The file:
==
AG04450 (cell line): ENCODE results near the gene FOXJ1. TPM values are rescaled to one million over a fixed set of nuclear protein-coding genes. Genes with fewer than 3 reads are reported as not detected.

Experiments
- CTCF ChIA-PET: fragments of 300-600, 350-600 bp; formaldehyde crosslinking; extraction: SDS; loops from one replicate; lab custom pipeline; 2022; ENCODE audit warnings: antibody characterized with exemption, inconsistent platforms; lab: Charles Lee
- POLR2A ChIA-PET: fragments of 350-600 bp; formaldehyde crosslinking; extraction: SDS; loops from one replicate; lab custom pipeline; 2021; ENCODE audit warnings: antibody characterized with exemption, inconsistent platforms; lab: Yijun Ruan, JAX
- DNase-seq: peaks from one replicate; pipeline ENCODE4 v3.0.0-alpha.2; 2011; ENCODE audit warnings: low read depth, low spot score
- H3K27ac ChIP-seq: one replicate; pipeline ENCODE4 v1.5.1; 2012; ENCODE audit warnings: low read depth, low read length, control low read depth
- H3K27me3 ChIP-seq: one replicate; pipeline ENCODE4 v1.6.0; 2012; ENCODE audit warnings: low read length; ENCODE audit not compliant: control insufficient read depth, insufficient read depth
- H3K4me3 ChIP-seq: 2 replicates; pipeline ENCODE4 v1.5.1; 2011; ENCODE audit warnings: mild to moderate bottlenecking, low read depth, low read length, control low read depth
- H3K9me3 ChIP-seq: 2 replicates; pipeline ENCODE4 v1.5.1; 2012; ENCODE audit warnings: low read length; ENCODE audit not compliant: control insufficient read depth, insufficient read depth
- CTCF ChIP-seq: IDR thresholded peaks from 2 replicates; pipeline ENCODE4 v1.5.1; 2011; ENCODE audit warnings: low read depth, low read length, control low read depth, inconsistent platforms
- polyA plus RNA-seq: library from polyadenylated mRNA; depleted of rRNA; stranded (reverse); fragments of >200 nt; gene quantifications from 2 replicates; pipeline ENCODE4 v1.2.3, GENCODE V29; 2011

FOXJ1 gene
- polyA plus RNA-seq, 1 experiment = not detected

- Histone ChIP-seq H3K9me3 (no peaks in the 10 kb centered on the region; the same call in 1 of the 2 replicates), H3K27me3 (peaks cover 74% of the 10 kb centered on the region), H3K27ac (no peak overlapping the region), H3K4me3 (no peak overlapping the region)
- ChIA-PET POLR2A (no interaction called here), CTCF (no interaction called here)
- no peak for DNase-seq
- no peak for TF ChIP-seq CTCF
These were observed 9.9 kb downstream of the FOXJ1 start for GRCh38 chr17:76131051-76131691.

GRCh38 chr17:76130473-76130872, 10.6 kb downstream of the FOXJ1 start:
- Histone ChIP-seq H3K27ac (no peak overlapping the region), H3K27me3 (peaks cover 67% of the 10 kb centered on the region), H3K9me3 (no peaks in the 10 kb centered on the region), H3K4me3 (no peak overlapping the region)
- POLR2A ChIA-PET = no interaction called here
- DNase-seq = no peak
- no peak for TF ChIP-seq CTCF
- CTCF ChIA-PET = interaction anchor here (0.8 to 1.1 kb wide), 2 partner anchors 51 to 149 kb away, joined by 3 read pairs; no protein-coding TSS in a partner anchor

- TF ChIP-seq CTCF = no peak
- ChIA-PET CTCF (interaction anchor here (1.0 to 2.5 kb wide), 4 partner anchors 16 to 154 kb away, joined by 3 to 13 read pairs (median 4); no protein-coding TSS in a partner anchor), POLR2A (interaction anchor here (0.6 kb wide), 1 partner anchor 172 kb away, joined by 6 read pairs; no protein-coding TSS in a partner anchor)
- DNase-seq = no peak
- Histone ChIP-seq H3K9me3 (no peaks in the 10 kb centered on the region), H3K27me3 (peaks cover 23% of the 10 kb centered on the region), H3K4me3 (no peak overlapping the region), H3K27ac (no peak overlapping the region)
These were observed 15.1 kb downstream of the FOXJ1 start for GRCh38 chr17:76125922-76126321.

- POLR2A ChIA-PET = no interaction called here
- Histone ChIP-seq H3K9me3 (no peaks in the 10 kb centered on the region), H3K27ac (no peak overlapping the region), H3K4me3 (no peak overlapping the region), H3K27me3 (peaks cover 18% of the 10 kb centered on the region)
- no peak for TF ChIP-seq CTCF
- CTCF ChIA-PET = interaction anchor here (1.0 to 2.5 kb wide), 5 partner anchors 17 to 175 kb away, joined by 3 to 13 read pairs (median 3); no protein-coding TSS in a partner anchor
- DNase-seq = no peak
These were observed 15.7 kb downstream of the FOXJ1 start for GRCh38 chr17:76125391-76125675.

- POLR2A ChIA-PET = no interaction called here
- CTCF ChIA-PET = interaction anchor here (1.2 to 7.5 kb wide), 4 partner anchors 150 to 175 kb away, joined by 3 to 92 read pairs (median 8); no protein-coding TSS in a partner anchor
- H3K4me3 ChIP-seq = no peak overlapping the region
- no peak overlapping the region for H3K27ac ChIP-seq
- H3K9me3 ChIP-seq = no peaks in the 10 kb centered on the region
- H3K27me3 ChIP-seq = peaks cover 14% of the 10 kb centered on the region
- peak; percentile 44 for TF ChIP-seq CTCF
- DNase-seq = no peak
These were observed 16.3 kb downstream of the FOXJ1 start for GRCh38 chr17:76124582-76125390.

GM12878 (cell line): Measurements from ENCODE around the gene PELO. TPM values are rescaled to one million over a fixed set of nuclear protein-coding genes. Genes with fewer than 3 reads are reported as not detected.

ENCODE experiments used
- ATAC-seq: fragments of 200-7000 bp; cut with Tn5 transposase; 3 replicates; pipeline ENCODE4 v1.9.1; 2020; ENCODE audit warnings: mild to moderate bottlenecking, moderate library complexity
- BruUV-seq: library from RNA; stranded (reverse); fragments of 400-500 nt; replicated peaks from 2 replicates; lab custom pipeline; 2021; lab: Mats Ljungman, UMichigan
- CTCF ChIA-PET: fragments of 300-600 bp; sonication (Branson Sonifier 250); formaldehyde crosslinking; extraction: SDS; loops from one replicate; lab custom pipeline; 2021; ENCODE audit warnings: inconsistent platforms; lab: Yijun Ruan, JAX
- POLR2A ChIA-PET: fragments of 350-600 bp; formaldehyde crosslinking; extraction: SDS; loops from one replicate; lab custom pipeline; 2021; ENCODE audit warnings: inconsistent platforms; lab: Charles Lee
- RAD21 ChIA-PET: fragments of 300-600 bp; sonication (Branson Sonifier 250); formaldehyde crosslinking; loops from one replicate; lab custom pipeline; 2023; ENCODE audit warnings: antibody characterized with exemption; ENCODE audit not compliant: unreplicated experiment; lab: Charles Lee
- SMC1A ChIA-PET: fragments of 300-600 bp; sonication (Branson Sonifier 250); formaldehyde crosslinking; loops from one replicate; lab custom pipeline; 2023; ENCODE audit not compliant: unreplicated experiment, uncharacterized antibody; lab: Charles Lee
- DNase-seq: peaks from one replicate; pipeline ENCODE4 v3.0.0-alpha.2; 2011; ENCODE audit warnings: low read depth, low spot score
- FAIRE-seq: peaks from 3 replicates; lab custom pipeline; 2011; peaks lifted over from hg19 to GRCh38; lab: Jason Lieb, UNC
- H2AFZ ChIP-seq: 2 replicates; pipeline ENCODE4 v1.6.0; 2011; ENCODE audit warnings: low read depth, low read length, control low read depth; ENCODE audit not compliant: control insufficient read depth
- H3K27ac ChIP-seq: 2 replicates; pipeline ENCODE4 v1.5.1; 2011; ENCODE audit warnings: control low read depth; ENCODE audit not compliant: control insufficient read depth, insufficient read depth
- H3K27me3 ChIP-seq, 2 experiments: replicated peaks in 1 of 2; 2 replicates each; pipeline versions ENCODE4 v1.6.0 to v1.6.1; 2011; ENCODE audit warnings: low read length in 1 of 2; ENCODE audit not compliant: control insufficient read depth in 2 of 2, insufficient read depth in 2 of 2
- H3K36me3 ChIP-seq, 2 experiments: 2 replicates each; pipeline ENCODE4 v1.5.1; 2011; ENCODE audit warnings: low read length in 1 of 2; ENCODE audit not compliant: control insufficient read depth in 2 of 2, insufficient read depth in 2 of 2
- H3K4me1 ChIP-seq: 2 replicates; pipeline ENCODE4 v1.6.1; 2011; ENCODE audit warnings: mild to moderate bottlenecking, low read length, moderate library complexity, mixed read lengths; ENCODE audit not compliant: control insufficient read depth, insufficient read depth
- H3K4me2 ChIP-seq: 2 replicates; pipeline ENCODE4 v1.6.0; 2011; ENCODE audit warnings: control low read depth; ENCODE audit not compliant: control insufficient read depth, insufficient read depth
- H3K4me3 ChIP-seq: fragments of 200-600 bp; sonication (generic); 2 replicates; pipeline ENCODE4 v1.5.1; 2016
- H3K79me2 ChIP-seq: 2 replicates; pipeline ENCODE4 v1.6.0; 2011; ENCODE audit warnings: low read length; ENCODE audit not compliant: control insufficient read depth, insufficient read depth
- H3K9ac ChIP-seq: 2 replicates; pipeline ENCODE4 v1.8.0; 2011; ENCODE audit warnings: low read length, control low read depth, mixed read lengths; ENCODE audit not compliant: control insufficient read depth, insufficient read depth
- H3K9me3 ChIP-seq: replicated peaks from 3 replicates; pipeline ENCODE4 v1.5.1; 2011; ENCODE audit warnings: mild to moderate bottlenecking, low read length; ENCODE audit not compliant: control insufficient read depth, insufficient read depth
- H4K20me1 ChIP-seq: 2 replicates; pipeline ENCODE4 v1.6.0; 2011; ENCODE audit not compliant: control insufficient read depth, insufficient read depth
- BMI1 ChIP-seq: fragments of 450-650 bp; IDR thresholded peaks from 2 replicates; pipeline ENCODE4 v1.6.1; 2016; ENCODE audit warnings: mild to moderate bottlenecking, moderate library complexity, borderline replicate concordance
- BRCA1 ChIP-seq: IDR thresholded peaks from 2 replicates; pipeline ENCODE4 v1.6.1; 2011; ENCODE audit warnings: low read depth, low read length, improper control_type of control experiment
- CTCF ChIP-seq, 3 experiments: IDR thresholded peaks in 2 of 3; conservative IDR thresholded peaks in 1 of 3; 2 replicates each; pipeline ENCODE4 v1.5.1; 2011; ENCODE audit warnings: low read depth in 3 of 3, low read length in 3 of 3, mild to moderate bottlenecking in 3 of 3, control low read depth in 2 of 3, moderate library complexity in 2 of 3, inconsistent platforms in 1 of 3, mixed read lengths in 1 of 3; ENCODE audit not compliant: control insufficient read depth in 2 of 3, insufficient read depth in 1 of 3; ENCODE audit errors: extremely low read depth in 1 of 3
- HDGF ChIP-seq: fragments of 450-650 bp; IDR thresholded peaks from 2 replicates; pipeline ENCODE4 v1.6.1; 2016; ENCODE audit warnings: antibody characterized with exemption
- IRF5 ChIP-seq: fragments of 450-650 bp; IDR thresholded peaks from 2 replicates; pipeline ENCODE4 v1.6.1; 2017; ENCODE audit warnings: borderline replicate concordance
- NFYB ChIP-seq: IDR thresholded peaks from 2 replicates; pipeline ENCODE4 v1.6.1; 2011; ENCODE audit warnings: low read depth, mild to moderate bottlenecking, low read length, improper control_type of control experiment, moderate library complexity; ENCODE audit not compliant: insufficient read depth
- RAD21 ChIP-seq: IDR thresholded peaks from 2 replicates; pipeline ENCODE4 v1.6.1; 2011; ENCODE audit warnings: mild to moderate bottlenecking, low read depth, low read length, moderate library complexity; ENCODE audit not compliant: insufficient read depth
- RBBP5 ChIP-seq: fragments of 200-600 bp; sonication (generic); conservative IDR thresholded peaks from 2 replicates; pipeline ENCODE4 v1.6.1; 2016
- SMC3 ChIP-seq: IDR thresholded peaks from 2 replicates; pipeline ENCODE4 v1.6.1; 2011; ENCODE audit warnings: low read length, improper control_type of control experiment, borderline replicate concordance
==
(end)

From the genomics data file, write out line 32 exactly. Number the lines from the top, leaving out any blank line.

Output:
- no peak for TF ChIP-seq CTCF